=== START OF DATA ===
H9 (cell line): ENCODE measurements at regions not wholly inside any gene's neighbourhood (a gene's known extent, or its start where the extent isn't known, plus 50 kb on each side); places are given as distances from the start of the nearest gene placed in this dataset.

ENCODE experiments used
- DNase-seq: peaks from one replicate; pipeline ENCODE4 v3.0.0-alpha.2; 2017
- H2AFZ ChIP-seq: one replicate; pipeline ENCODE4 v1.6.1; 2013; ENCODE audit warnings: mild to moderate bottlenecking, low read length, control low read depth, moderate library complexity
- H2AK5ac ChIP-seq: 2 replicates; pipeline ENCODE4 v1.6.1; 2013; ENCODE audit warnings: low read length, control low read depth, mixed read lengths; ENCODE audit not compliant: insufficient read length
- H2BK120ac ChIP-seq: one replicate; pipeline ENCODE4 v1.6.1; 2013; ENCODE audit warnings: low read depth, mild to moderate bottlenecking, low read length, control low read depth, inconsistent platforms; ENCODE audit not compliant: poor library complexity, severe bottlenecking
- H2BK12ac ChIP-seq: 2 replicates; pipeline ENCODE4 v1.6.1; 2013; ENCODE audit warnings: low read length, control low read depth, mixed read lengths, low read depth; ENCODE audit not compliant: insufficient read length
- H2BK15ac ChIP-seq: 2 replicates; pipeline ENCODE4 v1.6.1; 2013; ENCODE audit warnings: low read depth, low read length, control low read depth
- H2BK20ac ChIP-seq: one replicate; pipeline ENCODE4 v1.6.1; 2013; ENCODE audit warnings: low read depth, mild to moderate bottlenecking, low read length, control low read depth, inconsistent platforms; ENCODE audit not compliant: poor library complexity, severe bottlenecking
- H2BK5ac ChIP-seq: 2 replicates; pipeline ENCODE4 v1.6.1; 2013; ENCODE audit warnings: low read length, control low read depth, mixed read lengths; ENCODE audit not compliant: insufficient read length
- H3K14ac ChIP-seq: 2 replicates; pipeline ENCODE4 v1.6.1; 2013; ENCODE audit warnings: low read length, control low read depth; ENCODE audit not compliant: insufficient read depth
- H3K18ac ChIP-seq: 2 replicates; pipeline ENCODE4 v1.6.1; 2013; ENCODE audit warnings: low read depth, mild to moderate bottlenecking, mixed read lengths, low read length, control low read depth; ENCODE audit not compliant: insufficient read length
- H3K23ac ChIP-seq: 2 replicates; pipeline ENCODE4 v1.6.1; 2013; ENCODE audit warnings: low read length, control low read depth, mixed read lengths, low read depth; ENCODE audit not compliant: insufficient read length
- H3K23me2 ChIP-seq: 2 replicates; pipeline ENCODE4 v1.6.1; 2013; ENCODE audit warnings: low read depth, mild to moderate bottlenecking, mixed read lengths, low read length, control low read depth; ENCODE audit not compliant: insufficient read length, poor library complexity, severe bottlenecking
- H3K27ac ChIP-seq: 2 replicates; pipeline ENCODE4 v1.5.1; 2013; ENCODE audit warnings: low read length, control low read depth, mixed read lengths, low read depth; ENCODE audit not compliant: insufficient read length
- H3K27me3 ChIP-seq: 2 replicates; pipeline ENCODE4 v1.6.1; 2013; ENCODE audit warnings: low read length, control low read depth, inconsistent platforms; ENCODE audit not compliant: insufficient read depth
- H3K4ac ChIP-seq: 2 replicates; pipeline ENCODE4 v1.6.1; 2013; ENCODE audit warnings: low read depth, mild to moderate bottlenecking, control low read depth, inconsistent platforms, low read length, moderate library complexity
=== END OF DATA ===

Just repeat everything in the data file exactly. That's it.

H9 (cell line): ENCODE measurements at regions not wholly inside any gene's neighbourhood (a gene's known extent, or its start where the extent isn't known, plus 50 kb on each side); places are given as distances from the start of the nearest gene placed in this dataset.

ENCODE experiments used
- DNase-seq: peaks from one replicate; pipeline ENCODE4 v3.0.0-alpha.2; 2017
- H2AFZ ChIP-seq: one replicate; pipeline ENCODE4 v1.6.1; 2013; ENCODE audit warnings: mild to moderate bottlenecking, low read length, control low read depth, moderate library complexity
- H2AK5ac ChIP-seq: 2 replicates; pipeline ENCODE4 v1.6.1; 2013; ENCODE audit warnings: low read length, control low read depth, mixed read lengths; ENCODE audit not compliant: insufficient read length
- H2BK120ac ChIP-seq: one replicate; pipeline ENCODE4 v1.6.1; 2013; ENCODE audit warnings: low read depth, mild to moderate bottlenecking, low read length, control low read depth, inconsistent platforms; ENCODE audit not compliant: poor library complexity, severe bottlenecking
- H2BK12ac ChIP-seq: 2 replicates; pipeline ENCODE4 v1.6.1; 2013; ENCODE audit warnings: low read length, control low read depth, mixed read lengths, low read depth; ENCODE audit not compliant: insufficient read length
- H2BK15ac ChIP-seq: 2 replicates; pipeline ENCODE4 v1.6.1; 2013; ENCODE audit warnings: low read depth, low read length, control low read depth
- H2BK20ac ChIP-seq: one replicate; pipeline ENCODE4 v1.6.1; 2013; ENCODE audit warnings: low read depth, mild to moderate bottlenecking, low read length, control low read depth, inconsistent platforms; ENCODE audit not compliant: poor library complexity, severe bottlenecking
- H2BK5ac ChIP-seq: 2 replicates; pipeline ENCODE4 v1.6.1; 2013; ENCODE audit warnings: low read length, control low read depth, mixed read lengths; ENCODE audit not compliant: insufficient read length
- H3K14ac ChIP-seq: 2 replicates; pipeline ENCODE4 v1.6.1; 2013; ENCODE audit warnings: low read length, control low read depth; ENCODE audit not compliant: insufficient read depth
- H3K18ac ChIP-seq: 2 replicates; pipeline ENCODE4 v1.6.1; 2013; ENCODE audit warnings: low read depth, mild to moderate bottlenecking, mixed read lengths, low read length, control low read depth; ENCODE audit not compliant: insufficient read length
- H3K23ac ChIP-seq: 2 replicates; pipeline ENCODE4 v1.6.1; 2013; ENCODE audit warnings: low read length, control low read depth, mixed read lengths, low read depth; ENCODE audit not compliant: insufficient read length
- H3K23me2 ChIP-seq: 2 replicates; pipeline ENCODE4 v1.6.1; 2013; ENCODE audit warnings: low read depth, mild to moderate bottlenecking, mixed read lengths, low read length, control low read depth; ENCODE audit not compliant: insufficient read length, poor library complexity, severe bottlenecking
- H3K27ac ChIP-seq: 2 replicates; pipeline ENCODE4 v1.5.1; 2013; ENCODE audit warnings: low read length, control low read depth, mixed read lengths, low read depth; ENCODE audit not compliant: insufficient read length
- H3K27me3 ChIP-seq: 2 replicates; pipeline ENCODE4 v1.6.1; 2013; ENCODE audit warnings: low read length, control low read depth, inconsistent platforms; ENCODE audit not compliant: insufficient read depth
- H3K4ac ChIP-seq: 2 replicates; pipeline ENCODE4 v1.6.1; 2013; ENCODE audit warnings: low read depth, mild to moderate bottlenecking, control low read depth, inconsistent platforms, low read length, moderate library complexity